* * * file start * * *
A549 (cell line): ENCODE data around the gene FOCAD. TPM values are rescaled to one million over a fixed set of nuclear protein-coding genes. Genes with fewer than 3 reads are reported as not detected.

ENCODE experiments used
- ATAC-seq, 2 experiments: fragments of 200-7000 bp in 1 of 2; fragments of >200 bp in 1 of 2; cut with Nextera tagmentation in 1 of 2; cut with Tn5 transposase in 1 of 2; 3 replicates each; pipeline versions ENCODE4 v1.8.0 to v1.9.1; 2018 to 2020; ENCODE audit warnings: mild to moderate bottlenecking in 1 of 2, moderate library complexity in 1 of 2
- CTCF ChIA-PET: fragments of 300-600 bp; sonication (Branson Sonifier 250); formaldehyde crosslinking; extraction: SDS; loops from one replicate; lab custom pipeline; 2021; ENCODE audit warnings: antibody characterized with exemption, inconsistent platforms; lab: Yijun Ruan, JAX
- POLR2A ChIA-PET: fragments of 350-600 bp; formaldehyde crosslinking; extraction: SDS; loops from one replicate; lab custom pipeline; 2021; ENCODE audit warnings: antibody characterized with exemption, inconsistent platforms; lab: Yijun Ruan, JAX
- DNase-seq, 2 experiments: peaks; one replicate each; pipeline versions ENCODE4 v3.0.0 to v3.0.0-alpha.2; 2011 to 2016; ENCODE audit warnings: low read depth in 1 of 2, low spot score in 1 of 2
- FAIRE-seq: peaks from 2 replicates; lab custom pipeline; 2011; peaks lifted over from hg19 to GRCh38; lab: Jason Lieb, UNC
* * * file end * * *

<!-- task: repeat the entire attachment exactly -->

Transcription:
A549 (cell line): ENCODE data around the gene FOCAD. TPM values are rescaled to one million over a fixed set of nuclear protein-coding genes. Genes with fewer than 3 reads are reported as not detected.

ENCODE experiments used
- ATAC-seq, 2 experiments: fragments of 200-7000 bp in 1 of 2; fragments of >200 bp in 1 of 2; cut with Nextera tagmentation in 1 of 2; cut with Tn5 transposase in 1 of 2; 3 replicates each; pipeline versions ENCODE4 v1.8.0 to v1.9.1; 2018 to 2020; ENCODE audit warnings: mild to moderate bottlenecking in 1 of 2, moderate library complexity in 1 of 2
- CTCF ChIA-PET: fragments of 300-600 bp; sonication (Branson Sonifier 250); formaldehyde crosslinking; extraction: SDS; loops from one replicate; lab custom pipeline; 2021; ENCODE audit warnings: antibody characterized with exemption, inconsistent platforms; lab: Yijun Ruan, JAX
- POLR2A ChIA-PET: fragments of 350-600 bp; formaldehyde crosslinking; extraction: SDS; loops from one replicate; lab custom pipeline; 2021; ENCODE audit warnings: antibody characterized with exemption, inconsistent platforms; lab: Yijun Ruan, JAX
- DNase-seq, 2 experiments: peaks; one replicate each; pipeline versions ENCODE4 v3.0.0 to v3.0.0-alpha.2; 2011 to 2016; ENCODE audit warnings: low read depth in 1 of 2, low spot score in 1 of 2
- FAIRE-seq: peaks from 2 replicates; lab custom pipeline; 2011; peaks lifted over from hg19 to GRCh38; lab: Jason Lieb, UNC